• Trips to see my family or personal travel do not need to include using a personal vehicle. I can train home, or I can rent for personal travel.

But then I came to an impasse. What about emergencies? What if there was a family emergency I needed to go home for and I couldn’t rely on Amtrak or I didn’t have the funds to rent a car? This lead me to ask myself, “Do I keep a car for emergencies only?” I allowed myself to sideline this question for now and focus on immediate action: taking free and public transit. I also researched and KBB quoted my car at $7,200 selling independently.

XXXX

OK! That is a lot of numbers and planning! Including the option to sell my car, I’m resting at a nice $11,700 potential. That’s $1,700 over my goal! WHOA!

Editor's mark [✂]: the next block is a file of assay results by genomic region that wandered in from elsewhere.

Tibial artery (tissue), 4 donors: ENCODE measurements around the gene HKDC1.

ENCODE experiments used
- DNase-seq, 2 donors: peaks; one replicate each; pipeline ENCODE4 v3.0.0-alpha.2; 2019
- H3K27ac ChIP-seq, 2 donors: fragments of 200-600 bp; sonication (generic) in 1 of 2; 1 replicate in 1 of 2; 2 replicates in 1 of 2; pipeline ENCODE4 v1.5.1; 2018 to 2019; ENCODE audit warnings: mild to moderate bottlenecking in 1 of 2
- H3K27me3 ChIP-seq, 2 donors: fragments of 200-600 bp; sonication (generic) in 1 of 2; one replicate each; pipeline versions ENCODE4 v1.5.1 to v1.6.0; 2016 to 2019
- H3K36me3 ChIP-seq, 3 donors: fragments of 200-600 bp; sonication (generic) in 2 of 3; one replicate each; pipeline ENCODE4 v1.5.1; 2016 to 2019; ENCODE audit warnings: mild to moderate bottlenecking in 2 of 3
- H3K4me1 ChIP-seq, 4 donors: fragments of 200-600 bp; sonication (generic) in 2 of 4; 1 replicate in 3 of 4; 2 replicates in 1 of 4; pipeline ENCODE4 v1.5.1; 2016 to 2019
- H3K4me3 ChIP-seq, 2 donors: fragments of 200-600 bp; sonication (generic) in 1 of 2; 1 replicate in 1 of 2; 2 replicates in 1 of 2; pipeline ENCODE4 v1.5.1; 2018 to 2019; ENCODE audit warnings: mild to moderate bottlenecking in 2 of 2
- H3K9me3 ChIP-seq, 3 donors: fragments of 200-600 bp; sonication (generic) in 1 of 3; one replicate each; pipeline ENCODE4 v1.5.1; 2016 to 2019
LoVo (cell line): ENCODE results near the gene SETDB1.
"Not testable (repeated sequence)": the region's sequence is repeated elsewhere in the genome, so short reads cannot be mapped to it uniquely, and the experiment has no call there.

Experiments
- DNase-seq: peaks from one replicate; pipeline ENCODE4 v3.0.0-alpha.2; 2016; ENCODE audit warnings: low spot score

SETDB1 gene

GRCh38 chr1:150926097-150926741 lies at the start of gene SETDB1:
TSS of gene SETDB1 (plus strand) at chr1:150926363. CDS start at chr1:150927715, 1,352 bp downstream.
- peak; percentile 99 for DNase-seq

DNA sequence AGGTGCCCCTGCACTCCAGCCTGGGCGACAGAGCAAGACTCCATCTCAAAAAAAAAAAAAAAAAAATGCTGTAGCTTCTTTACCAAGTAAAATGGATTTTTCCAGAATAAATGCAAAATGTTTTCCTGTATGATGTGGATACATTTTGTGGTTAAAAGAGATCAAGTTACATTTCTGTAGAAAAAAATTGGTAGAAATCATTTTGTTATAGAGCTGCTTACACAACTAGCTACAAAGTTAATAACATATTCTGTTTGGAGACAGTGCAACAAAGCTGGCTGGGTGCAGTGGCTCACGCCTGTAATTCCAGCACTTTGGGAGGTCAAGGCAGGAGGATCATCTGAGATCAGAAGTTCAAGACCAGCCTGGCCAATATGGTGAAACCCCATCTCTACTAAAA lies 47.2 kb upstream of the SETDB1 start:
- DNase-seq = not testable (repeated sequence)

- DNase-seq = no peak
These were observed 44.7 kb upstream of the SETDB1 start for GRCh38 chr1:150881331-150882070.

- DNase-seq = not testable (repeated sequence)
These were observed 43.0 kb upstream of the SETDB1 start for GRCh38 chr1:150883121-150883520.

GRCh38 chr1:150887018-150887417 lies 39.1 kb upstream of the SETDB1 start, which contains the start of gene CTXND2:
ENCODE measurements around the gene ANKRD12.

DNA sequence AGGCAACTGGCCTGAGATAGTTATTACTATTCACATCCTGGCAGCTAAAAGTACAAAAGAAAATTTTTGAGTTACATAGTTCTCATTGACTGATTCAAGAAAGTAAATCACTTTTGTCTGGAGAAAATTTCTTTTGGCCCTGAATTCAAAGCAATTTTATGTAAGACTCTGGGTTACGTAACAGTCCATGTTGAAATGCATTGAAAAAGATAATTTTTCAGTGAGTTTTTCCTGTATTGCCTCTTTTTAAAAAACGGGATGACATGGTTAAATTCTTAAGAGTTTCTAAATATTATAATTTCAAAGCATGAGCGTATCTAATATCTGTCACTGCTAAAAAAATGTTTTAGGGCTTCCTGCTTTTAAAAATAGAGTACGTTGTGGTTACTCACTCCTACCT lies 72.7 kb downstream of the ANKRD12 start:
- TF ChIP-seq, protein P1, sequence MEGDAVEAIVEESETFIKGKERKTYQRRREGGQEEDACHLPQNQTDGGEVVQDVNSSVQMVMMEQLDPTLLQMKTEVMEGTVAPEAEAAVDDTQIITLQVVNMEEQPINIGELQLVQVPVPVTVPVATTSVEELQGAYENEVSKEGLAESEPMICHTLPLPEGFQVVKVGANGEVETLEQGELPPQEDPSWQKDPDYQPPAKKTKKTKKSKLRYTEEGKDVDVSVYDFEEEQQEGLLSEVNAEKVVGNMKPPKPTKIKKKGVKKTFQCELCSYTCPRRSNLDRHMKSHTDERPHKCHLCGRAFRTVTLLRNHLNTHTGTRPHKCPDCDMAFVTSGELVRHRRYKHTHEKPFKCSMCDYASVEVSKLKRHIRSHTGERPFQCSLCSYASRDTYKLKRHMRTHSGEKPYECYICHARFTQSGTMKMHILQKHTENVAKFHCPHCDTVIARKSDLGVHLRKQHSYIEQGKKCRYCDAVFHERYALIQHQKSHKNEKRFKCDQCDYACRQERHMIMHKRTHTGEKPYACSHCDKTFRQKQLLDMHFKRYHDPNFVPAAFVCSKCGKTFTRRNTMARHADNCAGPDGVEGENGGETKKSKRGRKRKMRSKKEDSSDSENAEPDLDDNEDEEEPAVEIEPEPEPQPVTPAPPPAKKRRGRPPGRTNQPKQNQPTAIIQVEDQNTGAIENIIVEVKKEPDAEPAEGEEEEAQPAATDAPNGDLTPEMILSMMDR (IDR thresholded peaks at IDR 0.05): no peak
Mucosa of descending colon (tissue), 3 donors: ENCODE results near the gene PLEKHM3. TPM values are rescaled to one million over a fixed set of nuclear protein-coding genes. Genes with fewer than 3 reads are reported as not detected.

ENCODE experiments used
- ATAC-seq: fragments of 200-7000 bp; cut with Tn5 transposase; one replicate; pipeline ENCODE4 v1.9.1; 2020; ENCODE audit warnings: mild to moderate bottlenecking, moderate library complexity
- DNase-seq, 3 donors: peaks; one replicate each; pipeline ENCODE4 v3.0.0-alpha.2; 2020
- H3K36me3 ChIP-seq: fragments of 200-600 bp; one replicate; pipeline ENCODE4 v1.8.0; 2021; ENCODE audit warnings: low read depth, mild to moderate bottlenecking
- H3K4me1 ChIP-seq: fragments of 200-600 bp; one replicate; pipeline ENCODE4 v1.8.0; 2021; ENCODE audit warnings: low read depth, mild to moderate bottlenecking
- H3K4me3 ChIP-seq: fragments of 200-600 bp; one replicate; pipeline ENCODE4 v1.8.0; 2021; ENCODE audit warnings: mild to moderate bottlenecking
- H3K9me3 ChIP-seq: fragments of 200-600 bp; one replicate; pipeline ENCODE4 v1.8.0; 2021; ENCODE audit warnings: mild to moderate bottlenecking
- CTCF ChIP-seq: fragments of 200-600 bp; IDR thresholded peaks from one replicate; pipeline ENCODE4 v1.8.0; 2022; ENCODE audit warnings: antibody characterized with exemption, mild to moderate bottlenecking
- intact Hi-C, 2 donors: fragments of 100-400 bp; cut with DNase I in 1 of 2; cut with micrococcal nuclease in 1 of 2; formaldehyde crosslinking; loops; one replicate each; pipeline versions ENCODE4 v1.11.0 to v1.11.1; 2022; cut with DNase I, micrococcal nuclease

But… We’re not done yet. What if I don’t sell my car? Or, what if I keep it for emergencies only? At best, then, I’d be saving $600 per year on gas and that brings my total potential down to $3,100 and that simply isn’t good enough.

How much could I potentially earn with a supplemental income? I’m still missing $6,900 towards my goal. I would need to make an extra $575 per month to make up that difference. This is a red flag, but not necessarily impossible with proper planning and implementation.

Giving myself permission to consider selling my car IF I prove to myself, based on the above measurable goals, that I can be successfully independent of a car? A scary, but firm, “Yes!”

Giving myself permission to seek ways to make an extra $575 per month? An even scarier and quieter, “Yes.”

The first “YES”